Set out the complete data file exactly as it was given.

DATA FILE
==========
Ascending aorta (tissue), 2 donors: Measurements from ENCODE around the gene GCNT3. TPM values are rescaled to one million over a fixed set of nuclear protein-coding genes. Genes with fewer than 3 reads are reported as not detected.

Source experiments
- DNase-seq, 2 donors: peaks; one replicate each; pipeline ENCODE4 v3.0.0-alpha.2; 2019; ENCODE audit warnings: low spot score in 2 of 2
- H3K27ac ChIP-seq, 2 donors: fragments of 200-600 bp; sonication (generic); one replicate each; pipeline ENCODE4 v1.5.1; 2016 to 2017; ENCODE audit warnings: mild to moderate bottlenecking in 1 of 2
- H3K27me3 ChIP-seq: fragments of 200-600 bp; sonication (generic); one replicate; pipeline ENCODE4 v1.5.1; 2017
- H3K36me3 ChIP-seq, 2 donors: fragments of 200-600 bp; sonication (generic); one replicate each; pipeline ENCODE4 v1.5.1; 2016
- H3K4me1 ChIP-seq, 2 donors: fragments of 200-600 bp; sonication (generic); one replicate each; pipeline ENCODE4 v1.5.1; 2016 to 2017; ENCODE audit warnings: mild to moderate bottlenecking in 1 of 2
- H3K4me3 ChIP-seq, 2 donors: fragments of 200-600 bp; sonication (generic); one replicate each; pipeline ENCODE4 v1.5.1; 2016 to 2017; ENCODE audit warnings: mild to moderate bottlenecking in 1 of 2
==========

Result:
Ascending aorta (tissue), 2 donors: Measurements from ENCODE around the gene GCNT3. TPM values are rescaled to one million over a fixed set of nuclear protein-coding genes. Genes with fewer than 3 reads are reported as not detected.

Source experiments
- DNase-seq, 2 donors: peaks; one replicate each; pipeline ENCODE4 v3.0.0-alpha.2; 2019; ENCODE audit warnings: low spot score in 2 of 2
- H3K27ac ChIP-seq, 2 donors: fragments of 200-600 bp; sonication (generic); one replicate each; pipeline ENCODE4 v1.5.1; 2016 to 2017; ENCODE audit warnings: mild to moderate bottlenecking in 1 of 2
- H3K27me3 ChIP-seq: fragments of 200-600 bp; sonication (generic); one replicate; pipeline ENCODE4 v1.5.1; 2017
- H3K36me3 ChIP-seq, 2 donors: fragments of 200-600 bp; sonication (generic); one replicate each; pipeline ENCODE4 v1.5.1; 2016
- H3K4me1 ChIP-seq, 2 donors: fragments of 200-600 bp; sonication (generic); one replicate each; pipeline ENCODE4 v1.5.1; 2016 to 2017; ENCODE audit warnings: mild to moderate bottlenecking in 1 of 2
- H3K4me3 ChIP-seq, 2 donors: fragments of 200-600 bp; sonication (generic); one replicate each; pipeline ENCODE4 v1.5.1; 2016 to 2017; ENCODE audit warnings: mild to moderate bottlenecking in 1 of 2